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Schooling America: How the Public Schools Meet the Nation's Changing Needs

Overview

Patricia Graham is one of America's most esteemed historians of education, formerly Dean of Harvard's Graduate School of Education and Director of the National Institute of Education. In this informative volume, Graham offers a vibrant history of American education in the last century.

Drawing on a wide array of sources, from government reports to colorful anecdotes, Graham skillfully illustrates Americans' changing demands for our schools, and how schools have responded by ...

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Schooling America: How the Public Schools Meet the Nation's Changing Needs

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Overview

Patricia Graham is one of America's most esteemed historians of education, formerly Dean of Harvard's Graduate School of Education and Director of the National Institute of Education. In this informative volume, Graham offers a vibrant history of American education in the last century.

Drawing on a wide array of sources, from government reports to colorful anecdotes, Graham skillfully illustrates Americans' changing demands for our schools, and how schools have responded by providing what critics want, though never as completely or as quickly as they would like.

In 1900, as waves of immigrants swept the nation, the American public wanted schools to assimilate students into American life, combining the basics of English and arithmetic with emphasis on patriotism, hard work, fair play, and honesty. In the 1920s, the focus shifted from schools serving a national need to serving individual needs; education was to help children adjust to life. By 1954 the emphasis moved to access, particularly for African-American children to desegregated classrooms, but also access to special programs for the gifted, the poor, the disabled, and non-English speakers. Now Americans want achievement for all, defined as higher test scores. The public largely ignored colleges until after World War II when research received international recognition and enrollments grew.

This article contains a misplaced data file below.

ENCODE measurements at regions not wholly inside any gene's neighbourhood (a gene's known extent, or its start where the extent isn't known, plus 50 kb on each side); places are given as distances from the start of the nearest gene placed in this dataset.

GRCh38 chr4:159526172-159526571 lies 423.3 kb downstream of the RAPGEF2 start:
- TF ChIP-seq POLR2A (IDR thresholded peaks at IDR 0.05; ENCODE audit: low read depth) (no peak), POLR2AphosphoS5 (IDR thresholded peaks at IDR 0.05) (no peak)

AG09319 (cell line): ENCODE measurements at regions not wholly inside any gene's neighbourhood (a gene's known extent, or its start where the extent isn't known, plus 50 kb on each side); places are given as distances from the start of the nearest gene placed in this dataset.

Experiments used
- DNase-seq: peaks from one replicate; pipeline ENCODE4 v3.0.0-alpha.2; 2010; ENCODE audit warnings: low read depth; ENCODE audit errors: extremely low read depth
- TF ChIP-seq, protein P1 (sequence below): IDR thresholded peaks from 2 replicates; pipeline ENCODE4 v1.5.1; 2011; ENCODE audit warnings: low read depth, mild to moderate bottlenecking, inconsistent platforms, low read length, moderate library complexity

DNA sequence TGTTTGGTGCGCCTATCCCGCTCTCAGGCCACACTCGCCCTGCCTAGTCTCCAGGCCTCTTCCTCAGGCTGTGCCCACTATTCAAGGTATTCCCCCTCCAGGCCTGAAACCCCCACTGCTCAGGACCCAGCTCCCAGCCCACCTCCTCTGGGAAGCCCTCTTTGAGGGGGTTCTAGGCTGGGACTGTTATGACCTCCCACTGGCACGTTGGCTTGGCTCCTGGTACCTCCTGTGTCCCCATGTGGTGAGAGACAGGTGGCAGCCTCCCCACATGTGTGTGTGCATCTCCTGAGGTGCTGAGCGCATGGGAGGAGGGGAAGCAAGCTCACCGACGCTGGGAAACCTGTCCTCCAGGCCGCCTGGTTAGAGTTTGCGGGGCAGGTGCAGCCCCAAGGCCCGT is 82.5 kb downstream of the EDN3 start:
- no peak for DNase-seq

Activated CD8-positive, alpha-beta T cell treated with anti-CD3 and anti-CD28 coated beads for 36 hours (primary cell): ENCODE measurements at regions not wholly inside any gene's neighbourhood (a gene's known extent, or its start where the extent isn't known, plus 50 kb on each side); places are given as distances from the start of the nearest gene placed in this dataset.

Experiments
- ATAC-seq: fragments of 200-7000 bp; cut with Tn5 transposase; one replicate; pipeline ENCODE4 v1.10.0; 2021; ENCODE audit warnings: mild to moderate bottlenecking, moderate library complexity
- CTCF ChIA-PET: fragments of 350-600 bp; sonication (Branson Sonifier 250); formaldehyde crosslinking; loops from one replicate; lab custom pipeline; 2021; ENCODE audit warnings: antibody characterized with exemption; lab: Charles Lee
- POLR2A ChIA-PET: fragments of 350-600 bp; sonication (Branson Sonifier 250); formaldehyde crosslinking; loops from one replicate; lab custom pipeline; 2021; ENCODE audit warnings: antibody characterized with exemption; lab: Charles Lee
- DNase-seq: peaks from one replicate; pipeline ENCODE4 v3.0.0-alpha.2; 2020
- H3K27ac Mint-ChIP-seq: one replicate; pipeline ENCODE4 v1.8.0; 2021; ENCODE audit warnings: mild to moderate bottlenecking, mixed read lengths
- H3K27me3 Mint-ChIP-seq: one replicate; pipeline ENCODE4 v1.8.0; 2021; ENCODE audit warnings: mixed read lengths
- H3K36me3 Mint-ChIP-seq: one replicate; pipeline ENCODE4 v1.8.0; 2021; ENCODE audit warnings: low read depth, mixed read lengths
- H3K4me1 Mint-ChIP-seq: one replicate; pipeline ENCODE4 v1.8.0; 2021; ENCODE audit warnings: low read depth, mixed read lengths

Throughout the narrative, we meet the passionate educators, scholars, and journalists who drove particular agendas. We also meet Graham's own family, starting with her immigrant father's first day of school and moving through her experiences as a teacher.

The book provides invaluable background to the ongoing debate on education in the United States, an insightful look at what the public has sought from its educational institutions, what educators have delivered, and what remains to be done.

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Editorial Reviews

From the Publisher

"One of the country's most respected historians of education presents a compelling picture of how and why American schooling changed over the last, tumultuous century. Using a wide range of sources, from government reports to personal anecdotes, the former dean of Harvard University's graduate school of education shows readers how historical forces such as immigration, industrialization, and the civil rights movement shaped and reshaped the public's expectations of what schools should be and how they should operate. Her historical insights provide a valuable backdrop for the study of current debates."--EducationWeek